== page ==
Bank of America to buy FleetBoston for $47B

FRAMINGHAM (10/27/2003) - Bank of America Corp. (BofA), the nation's second-largest bank, announced Monday plans to acquire Boston-based FleetBoston Financial Corp. for US$47 billion in stock.

The current BofA, formed under a $60 billion 1998 merger with NationsBank, would likely surpass Citigroup in deposits following an acquisition of FleetBoston. The new BofA would have the largest retail banking network in the U.S., with 5,700 branches across 29 states.

During a conference call with analysts this morning, BofA executives said they expect the deal to generate $1.1 billion in cost savings and efficiency gains -- including consolidation of redundant systems, applications and software licenses, said Jim Eckenrode, an analyst at Needham, Massachusetts-based TowerGroup.

"The challenge before BofA and Fleet is to make this transition as seamless as possible," said Eckenrode. Following the 1999 merger between Fleet and BankBoston, there was a perception among bank customers in the Boston area that Fleet "was the only game in town, so there was some consumer runoff from doing business with a big bank that doesn't know me," said Eckenrode.

He believes that there's probably "some leftover baggage" in BofA's acquisition of NationsBank, such as redundant retail banking software platforms that continue to be operated. On the flip side, Fleet "has taken a much more rigorous approach" toward systems integration through its banking mergers, including the BankBoston deal, he said.

BofA executives defended the 43 percent premium being paid for Fleet's stock by claiming the merger can generate big savings throughout the combined company, including consolidation of redundant data centers and common banking applications. But in past bank mergers, "the pursuit of big expense savings has led to market share gains for competitors," according to a research report published by New York-based Merrill Lynch & Co.

Bill Bradway, an analyst at Framingham-based Financial Insights, expects the BofA/Fleet merger to lead other big banks, such as Wells Fargo & Co., Citigroup, Wachovia, J.P. Morgan Chase & Co. and Bank One Corp. to re-evaluate their own national banking intentions and consider exploring mergers of their own.

Charles K. Gifford, chairman and chief executive officer (CEO) of FleetBoston, will become chairman of the board of directors of the merged company, working out of Boston. Kenneth D. Lewis, now chairman and CEO of Bank of America, will take over as CEO of the newly merged company in Charlotte.

Eugene M. McQuade, who will be president of the merged bank, will be responsible for technology and operations. Joseph Smialowski, former chief information officer (CIO) at Sears, Roebuck and Co., is the current vice chairman of technology and operations at FleetBoston and Tim Arnoult is now head of technology and operations at BofA. It was not clear this morning what roles they would have in the new company.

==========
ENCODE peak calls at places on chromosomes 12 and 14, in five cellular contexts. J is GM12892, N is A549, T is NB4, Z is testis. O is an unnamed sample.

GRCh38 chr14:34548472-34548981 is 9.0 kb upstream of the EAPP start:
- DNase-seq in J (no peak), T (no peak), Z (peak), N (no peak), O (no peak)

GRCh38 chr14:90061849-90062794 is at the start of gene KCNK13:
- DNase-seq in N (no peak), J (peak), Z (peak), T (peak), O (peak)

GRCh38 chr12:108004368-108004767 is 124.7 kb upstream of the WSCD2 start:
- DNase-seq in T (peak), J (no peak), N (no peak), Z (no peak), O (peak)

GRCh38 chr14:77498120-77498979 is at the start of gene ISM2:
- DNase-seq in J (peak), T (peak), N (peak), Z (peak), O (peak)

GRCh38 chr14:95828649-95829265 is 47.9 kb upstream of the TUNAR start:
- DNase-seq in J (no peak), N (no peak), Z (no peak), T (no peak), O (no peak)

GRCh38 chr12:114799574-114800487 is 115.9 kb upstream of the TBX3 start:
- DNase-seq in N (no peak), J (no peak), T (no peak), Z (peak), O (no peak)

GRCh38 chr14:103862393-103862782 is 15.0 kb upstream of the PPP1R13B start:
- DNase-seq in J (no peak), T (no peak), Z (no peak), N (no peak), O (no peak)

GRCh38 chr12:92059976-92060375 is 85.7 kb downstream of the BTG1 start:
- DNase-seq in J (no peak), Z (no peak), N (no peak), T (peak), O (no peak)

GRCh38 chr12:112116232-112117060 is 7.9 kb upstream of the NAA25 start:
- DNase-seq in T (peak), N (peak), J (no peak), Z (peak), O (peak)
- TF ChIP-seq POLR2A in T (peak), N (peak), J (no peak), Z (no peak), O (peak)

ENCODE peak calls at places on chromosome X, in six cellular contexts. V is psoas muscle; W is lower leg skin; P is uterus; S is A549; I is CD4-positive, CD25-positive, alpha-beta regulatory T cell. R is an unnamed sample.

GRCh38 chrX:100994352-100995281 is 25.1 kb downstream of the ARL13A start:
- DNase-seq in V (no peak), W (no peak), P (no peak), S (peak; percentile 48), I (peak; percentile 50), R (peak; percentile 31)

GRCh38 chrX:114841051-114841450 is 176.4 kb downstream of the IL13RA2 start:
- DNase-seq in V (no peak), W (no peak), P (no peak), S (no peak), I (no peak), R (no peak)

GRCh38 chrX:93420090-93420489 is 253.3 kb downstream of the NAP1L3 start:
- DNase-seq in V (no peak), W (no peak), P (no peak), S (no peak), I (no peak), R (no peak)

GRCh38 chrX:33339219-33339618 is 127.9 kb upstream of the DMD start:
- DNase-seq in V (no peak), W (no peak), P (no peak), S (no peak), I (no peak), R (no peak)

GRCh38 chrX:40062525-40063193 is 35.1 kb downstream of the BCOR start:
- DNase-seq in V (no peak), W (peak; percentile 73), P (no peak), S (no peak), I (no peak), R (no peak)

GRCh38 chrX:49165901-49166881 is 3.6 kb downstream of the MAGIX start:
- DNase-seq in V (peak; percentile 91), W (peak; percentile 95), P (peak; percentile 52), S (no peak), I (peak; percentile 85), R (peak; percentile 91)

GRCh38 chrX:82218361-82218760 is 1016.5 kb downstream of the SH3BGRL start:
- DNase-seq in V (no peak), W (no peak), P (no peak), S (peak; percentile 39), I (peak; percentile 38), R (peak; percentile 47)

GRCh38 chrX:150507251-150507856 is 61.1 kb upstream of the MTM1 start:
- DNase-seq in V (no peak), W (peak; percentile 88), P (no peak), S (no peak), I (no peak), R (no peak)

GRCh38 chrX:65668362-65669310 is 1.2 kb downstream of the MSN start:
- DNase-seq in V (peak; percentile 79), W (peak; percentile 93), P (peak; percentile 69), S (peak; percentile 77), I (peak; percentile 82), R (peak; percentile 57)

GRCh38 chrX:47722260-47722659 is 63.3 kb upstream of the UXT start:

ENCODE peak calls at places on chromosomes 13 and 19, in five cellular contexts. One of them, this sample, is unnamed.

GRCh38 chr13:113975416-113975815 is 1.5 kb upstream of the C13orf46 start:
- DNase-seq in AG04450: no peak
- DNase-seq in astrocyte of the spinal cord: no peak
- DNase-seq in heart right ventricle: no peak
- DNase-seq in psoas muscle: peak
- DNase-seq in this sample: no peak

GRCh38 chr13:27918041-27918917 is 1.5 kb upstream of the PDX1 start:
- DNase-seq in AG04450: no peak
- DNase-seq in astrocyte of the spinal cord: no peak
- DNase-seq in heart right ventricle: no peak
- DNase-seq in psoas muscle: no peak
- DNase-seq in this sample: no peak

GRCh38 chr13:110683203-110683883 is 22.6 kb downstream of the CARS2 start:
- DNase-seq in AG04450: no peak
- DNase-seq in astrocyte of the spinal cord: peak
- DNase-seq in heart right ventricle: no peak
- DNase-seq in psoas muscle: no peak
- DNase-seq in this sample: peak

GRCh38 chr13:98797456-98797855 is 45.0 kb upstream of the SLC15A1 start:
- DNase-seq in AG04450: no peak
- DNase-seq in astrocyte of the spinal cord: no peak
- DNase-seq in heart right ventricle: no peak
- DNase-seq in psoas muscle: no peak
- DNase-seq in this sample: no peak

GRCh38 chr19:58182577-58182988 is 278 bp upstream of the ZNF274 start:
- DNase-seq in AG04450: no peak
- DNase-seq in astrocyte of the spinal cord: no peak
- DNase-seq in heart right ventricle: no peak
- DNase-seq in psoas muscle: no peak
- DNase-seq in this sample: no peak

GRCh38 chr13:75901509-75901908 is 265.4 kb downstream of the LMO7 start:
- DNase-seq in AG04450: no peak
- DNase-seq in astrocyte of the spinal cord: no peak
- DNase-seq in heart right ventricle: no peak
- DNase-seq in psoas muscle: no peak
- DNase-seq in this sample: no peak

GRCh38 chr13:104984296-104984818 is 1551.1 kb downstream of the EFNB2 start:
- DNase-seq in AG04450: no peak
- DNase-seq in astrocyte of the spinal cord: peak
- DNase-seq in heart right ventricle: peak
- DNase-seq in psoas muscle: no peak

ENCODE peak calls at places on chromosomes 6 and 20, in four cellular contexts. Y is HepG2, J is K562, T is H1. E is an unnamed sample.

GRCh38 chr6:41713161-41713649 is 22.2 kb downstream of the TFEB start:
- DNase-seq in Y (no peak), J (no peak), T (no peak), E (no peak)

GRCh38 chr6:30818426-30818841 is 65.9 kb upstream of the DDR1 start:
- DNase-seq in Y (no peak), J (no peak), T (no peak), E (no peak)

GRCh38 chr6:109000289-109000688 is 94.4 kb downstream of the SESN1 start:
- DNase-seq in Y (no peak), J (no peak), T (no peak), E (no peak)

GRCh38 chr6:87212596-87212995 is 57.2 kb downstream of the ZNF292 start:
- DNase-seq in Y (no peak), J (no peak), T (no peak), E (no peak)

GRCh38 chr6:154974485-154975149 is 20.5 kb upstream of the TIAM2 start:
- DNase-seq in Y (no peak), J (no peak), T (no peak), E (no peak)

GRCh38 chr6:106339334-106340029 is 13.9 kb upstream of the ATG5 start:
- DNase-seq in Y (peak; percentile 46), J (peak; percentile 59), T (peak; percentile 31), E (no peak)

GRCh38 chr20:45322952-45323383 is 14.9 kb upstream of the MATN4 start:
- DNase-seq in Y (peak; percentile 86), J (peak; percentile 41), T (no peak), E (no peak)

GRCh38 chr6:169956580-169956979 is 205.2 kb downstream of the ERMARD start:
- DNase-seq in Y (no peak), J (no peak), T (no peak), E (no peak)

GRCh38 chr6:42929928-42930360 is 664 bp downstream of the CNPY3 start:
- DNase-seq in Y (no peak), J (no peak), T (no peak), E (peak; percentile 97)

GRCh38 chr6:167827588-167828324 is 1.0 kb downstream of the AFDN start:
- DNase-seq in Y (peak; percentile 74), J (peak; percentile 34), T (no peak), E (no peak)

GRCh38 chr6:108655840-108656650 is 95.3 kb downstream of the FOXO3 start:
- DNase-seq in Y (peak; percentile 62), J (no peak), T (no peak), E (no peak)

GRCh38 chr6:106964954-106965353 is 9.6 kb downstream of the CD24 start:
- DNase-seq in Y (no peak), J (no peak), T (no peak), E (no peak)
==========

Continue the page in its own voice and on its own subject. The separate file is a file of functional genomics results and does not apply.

Both Bradway and Eckenrode said it's too soon to tell whether Smialowski or Arnoult will be tapped for the CIO role. Eckenrode noted that Smialowski has more of a technology background than Arnoult, while Bradway suggested that the combined company may split the CIO role between the two executives, who might end up managing technology operations for specific lines of business.

BofA spends just under $3 billion a year on IT while Fleet spends a little less than $2 billion a year on technology, said Bradway.

Eckenrode said he believes Gifford will "do the best he can" to help preserve IT jobs for the technology workers in the Boston area. Gifford "has been very focused on philanthropy and doing right by his Boston-based staff," said Eckenrode, adding that the new bank has already announced that certain lines of business, such as wealth management and leasing, will be based out of Boston though not out of the merged company's Charlotte headquarters.

For his part, Bradway said he would expect to see "a slight reduction" in IT staff over the next two to three years, after phases of the IT consolidation have been completed. Bradway said it was too soon to quantify the potential impact on the combined IT workforce.

The merged bank is expected to have 9.8 percent of U.S. banking deposits and will also rank first, second or third largest in retail market share in 21 of the 29 states in which it operates.

Lewis said the company expects to complete the integration of the two banks sometime in the second half of 2005.

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